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Tuesday, April 10, 2018

CIFF Review: THE RAINBOW EXPERIMENT Is Expansive and Uneven


The Rainbow Experiment tells the story of Matty, the vivacious but cruel class clown at a NYC high school, and the accident that put him in the hospital. The accident happens just before the movie begins, with the film following the many branches of the path coming out of it. It follows Matty's father as he tries to process his grief; the school's principal as he accidentally sends a worrying e-mail to the parents of every student in the school and causes a PR firestorm; the Department of Education trying to investigate the teacher who was supposed to be overseeing the classroom; and the other students in the class who are trying to cope with the loss of their friend. It ALSO follows a narcoleptic security guard trying to maintain his dignity; a British cafeteria worker dealing drugs to the students; a closeted teacher who may be attracted to him; a drunk father trying to stop his daughter from doing drugs; a suicidal ex-wife who shows up at the worst moment; and a number of other stories. 

And therein lies the fundamental problem with The Rainbow Experiment. The core story here is powerful and affecting. Who is to blame for this accident? Can the teacher ever live with herself? Did the students acting out have a responsibility? Or is it the principal who gave the students too much leeway? There is the obvious cause, but that's not the entire story, and the film's basic goal is to dig into the vast social web social connections to talk about how there is no one obvious villain, but instead a series of problems and mistakes, of life getting in the way. I really love the film's dedication to parsing out all those many threads. But that same dedication sometimes causes it to get lost in... well, some less interesting roundabouts, we'll say.

This fascination with following all the various threads of a story leads the film to waste enormous chunks of time with the worst storyline imaginable. In it, a drunk father who has been banned from the school grounds is trying to hunt down a drug-dealing cafeteria worker with the help of the cafeteria worker's philosophical Eastern European friend who is in deep to loan sharks. For a film that prides itself on digging into the authenticity of its core cast, you may notice the sheer number of stock drama tropes jammed into those three characters. What's worse is that none of them matter at all until a single dramatic moment later in the story, and you realize that everything you'd just seen was set-up for a single moment that just... doesn't work. Rather than digging more into what seemed like the central thesis of the film, the movie veers into Lifetime Originals territory, and in that moment, seems to change what it is saying almost completely.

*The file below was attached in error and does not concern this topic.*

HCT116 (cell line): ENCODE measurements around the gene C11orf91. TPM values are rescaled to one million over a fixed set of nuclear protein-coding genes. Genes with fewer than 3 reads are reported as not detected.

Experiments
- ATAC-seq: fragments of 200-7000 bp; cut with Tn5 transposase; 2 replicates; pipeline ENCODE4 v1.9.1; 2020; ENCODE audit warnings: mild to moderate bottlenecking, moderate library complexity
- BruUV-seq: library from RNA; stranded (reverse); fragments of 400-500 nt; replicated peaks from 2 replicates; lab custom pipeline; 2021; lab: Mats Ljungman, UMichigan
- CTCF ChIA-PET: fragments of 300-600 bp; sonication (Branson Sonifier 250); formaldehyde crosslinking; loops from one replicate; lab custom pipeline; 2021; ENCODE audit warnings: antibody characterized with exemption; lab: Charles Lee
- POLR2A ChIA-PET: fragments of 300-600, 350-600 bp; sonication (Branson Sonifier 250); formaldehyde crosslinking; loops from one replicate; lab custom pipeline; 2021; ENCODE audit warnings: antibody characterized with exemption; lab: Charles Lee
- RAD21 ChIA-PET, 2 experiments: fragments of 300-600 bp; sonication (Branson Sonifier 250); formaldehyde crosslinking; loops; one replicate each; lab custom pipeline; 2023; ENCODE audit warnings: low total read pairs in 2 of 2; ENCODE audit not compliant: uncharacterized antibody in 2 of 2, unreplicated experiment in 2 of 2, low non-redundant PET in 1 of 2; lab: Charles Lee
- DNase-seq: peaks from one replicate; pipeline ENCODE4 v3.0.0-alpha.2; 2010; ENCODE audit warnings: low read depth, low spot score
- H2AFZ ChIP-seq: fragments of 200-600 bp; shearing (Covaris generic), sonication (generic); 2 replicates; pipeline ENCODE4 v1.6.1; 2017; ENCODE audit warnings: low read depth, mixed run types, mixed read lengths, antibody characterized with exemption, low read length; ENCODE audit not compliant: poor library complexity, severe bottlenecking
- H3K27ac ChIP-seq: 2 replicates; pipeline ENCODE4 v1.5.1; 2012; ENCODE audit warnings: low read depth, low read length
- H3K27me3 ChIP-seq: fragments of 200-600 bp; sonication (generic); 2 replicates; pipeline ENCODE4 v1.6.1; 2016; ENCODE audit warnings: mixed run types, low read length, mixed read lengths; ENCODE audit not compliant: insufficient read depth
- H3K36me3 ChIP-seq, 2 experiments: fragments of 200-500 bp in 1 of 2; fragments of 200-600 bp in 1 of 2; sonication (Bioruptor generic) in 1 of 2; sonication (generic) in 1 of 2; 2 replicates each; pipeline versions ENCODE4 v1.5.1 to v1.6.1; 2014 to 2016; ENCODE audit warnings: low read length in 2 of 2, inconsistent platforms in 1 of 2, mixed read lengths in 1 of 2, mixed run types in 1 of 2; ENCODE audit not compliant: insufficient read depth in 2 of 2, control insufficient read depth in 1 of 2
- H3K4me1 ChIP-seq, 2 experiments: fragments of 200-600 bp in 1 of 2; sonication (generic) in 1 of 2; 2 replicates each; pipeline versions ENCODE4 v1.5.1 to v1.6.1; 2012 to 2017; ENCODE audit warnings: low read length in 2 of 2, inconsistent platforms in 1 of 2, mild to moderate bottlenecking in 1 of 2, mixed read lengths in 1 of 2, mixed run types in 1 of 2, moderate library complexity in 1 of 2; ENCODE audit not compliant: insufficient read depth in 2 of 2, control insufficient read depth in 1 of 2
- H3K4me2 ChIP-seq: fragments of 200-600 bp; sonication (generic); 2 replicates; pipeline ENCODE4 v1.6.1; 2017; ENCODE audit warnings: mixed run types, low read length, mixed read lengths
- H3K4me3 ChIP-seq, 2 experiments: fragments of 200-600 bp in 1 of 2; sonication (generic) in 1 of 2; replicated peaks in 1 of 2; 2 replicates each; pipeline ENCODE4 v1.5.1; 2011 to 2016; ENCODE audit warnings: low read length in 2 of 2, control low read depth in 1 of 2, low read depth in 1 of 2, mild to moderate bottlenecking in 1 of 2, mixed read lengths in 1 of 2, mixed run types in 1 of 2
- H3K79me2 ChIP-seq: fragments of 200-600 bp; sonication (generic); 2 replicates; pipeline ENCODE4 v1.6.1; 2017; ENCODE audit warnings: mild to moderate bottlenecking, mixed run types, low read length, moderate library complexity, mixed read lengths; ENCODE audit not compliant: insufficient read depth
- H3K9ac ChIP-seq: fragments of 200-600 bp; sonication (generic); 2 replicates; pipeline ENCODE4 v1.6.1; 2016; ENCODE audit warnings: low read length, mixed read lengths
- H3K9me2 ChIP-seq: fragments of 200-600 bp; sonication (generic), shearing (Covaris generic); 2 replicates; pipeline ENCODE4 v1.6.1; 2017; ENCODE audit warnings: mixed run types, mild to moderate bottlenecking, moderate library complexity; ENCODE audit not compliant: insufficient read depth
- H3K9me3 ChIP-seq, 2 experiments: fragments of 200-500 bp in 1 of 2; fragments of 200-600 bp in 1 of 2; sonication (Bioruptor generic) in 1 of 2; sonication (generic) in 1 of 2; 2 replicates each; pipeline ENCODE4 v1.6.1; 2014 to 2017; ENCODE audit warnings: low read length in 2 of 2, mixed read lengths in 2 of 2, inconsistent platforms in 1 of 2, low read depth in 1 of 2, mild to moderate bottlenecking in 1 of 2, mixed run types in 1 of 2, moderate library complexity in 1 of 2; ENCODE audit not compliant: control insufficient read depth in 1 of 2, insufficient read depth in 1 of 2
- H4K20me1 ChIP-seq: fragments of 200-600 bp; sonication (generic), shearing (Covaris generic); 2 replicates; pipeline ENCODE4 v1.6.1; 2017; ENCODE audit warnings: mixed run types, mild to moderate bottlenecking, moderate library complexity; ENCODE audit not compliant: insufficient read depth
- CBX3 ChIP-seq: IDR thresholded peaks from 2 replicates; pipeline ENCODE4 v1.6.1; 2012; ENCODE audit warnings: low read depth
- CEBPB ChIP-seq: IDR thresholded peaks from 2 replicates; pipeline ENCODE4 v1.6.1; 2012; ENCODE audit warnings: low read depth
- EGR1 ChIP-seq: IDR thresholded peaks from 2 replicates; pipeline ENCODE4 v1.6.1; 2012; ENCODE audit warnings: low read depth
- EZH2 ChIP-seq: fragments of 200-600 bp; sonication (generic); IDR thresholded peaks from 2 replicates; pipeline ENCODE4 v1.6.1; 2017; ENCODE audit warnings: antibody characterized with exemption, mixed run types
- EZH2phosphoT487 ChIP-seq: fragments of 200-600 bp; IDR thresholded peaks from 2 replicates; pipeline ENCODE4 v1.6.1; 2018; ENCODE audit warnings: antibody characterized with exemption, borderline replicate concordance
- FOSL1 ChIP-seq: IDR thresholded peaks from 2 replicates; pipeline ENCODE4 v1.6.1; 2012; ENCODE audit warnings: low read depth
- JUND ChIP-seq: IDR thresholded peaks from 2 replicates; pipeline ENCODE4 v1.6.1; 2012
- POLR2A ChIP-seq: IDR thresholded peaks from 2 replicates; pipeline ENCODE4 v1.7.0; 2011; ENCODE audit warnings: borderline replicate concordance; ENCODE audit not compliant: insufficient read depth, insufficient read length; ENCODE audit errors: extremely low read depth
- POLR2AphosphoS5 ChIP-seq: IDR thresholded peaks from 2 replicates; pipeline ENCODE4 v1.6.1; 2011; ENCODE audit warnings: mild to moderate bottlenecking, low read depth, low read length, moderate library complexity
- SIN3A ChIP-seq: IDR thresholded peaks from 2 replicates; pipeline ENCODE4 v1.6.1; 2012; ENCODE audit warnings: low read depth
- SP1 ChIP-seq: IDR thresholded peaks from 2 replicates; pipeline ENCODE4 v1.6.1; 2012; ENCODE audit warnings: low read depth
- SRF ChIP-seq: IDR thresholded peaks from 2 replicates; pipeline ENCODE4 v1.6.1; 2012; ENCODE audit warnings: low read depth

There is a lot to like about The Rainbow Experiment. Its ghostly narrator vanishes almost completely at a certain point, but he's used well initially. One great scene finds the film's narrator railing against one of the characters for telling us the truth about a previous scene, a great conceit I wish the film had done more with. There are a few moments of pitch black comedy that work really well, and Christina Kallas is good at crafting distinctive characters who heighten the reality just a bit beyond normal, though admittedly a small handful of the characters take it WAY too far in that direction. And the film's editing is exciting and ambitious even if it doesn't always work, doubling back over scenes almost as soon as they happened or using splitscreen to show us different pieces of a jumbled, deeply emotional conversation all happening at the same time. Kallas is experimenting here; as with the experiment in the film, it doesn't always go to plan, but it's interesting to see.

It also, for all that I talk about the heightened reality Kallas has created, manages to get at something surprisingly true and accurate about the way public education and its bureaucracies function. It's an incredibly minor piece of the overall story, but the fights between the teachers, the union, and the administration are real and earned and lived-in in a way that few other conflicts in the movie really are. Part of the problem, the film posits, is that there is no one fault for the accident, but bureaucracies - each of which are built to protect their own power and pass blame elsewhere - are incapable of functioning with an ambiguous truth. Early on in the film, a number of the core players in Matty's accident isolate themselves or are isolated by the existing power structures, and a great deal of the fighting and bickering that follows is a result of those acts of self-protection.

In a way, The Rainbow Experiment is put together like a puzzle. But it's a puzzle where 80% of the pieces are totally normal jigsaw puzzle pieces and you're having a great time trying to piece them together, but 20% of the pieces come from a completely different puzzle, one of those 25 piece children's puzzles, and they sort of fit, but man do they dumb down the overall aesthetic. As metaphors go, that one isn't particularly tight, but then, neither is the film. The Rainbow Experiment has moments of brilliance, often sat right next to some of the film's most contrived and hollow moments. It's a memorable but almost profoundly uneven experience, and the parts that don't work really hold the movie back.


The Rainbow Experiment was written and directed by Christina Kallas. It stars Connor Siemer and Nina Mehta.
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